This desire to follow new paths extends to the show with comedian eCicco. “There used to be more of a link between jazz and comedy and this is a way to bring it back,” Milne states. Right now plans are for the comic to do her own material between musical sets and perhaps riff along with the group during the show, trying to extend some of the humor that appears on most bandstands.

Adding additional instruments to Dapp Theory on the other hand is part of Milne’s ongoing interest in larger form writing. In June for instance his composition “Elements of Surprise” was performed at Miller Theater by the 43-piece Jazz Composers Orchestra. “It was nerve-wracking with a different way of communicating and thinking without performing myself. But the experience presented me with new ideas”, he recalls. So too does the Dapp expansion. Part of a project he calls The Seasons of Being, it’s an attempt to find a holistic approach to analyse different musicians’ qualities in order to compose music geared to that player. Once he’s satisfied with the concept Milne hopes to record this configuration as well.

This interest in various streams of music has been with Milne for years. Brought up in Toronto, he graduated from that city’s York University with an honors degree in music; then a Canada Council grant allowed him to study at The Banff Centre. Besides meeting fellow student Delbecq there, it was instructor Coleman who was important to his growth. “He encouraged me to take the high road and showed me more that was possible.” Following a year playing in Montreal, Milne moved south.

“One thing I first noticed when I came to NYC was that the drummers weren’t the same. The standard of drumming was so high.” Cyrille was one of those NYC percussionists and the opportunity to play with him is one reason for Milne’s trio gig. “I spend most of my time in NYC playing with my peers and don’t have too many opportunities to play with cats of an older generation like Andrew,” he explains. The men know one another, since both teach at The New School – Milne also teaches at The School for Improvisational Music, and New York University – so when the Dizzy’s offer developed, he approached Cyrille. Eventually Milne would like to make his first trio CD as well. “Most people don’t realize that my background is that of a piano trio guy just because I don’t chose to play in that context,” he notes. “Even Dapp Theory isn’t an electric band per se. I play piano about 99% of the time, not synthesizer.”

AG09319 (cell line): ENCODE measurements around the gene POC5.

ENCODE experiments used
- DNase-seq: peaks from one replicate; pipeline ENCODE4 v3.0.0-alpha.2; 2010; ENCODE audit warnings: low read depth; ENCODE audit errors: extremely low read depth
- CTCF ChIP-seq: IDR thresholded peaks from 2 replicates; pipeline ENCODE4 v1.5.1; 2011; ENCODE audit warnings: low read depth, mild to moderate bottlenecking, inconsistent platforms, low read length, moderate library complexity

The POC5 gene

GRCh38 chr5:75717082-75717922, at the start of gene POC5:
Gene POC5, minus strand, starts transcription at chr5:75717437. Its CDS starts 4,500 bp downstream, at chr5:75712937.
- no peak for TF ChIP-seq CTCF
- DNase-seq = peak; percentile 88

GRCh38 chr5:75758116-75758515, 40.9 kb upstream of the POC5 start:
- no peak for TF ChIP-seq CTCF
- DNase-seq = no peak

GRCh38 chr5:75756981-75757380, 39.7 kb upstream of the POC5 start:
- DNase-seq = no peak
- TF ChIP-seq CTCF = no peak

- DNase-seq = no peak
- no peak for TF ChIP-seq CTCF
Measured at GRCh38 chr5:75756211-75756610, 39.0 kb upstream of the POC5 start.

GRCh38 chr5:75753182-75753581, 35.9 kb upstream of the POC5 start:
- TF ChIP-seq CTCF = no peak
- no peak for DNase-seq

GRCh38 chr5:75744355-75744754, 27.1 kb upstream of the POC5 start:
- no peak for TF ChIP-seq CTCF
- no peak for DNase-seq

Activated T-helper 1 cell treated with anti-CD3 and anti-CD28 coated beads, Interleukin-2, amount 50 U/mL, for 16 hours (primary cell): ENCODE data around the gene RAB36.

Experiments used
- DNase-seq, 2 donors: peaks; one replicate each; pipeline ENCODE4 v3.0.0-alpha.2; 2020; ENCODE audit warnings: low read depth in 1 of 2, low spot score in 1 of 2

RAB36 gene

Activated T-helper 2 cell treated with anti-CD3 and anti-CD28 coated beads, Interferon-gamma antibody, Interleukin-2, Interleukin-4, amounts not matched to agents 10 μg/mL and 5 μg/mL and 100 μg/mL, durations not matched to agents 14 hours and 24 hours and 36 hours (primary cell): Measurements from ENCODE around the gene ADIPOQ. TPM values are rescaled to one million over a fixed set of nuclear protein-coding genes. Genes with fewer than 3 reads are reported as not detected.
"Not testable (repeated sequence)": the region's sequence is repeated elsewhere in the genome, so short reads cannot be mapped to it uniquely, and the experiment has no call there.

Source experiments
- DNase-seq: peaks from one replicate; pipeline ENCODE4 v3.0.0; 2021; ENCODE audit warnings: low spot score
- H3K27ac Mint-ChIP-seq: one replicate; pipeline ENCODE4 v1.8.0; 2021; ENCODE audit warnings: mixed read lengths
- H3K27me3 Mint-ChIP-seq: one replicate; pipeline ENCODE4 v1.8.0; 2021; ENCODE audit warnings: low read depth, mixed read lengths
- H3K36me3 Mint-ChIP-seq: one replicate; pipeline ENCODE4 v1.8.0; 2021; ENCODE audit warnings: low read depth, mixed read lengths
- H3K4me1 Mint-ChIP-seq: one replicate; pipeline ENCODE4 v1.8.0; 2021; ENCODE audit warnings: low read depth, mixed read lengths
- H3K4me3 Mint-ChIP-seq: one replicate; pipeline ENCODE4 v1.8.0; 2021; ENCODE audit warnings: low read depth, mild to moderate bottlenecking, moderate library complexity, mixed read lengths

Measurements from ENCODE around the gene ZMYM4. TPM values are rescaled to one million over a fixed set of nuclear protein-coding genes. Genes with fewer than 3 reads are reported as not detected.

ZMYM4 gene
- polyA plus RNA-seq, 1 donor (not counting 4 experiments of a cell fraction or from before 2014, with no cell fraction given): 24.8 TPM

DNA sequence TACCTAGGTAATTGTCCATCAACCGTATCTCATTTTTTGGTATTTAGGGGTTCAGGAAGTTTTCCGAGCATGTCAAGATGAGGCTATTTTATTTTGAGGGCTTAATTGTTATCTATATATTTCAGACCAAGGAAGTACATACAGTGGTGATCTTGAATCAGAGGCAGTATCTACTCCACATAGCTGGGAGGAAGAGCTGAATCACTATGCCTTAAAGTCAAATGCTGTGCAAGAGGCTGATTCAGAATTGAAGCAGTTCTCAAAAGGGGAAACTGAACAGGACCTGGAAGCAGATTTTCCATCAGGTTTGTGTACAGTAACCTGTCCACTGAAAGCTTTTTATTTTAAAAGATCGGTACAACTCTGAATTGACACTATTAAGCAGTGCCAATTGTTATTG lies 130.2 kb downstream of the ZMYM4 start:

Despite all these projects, it’s likely there won’t be a flood of Milne CDs any time soon. “It’s purely logistical, there’s so much content out there that it’s staggering,” he notes. “You don’t want to just cobble together a record to a make a document. It has to be coherent.”

Recommended Listening:

Andy Milne & Benoît Delbecq Where is Pannonica? (SongLines Recordings, 2009)

Dapp Theory Layers of Chance (Contrology Records/ObliqSound, 2008)

Andy Milne & Grégoire Maret Scenarios (ObliqSound, 2007)

Andy Milne Dreams and False Alarms (SongLines Recordings, 2007)

Dapp Theory Y’all Just Don’t Know (Concord Records, 2003)

Ralph Alessi & This Against That Look (Between the Lines, 2006)

Ravi Coltrane Mad 6 (Village Records/Sony, 2003)

Steve Coleman & Five Elements Resistance is Futile (Label Bleu, 2002)

—For The New York City Jazz Record August 2013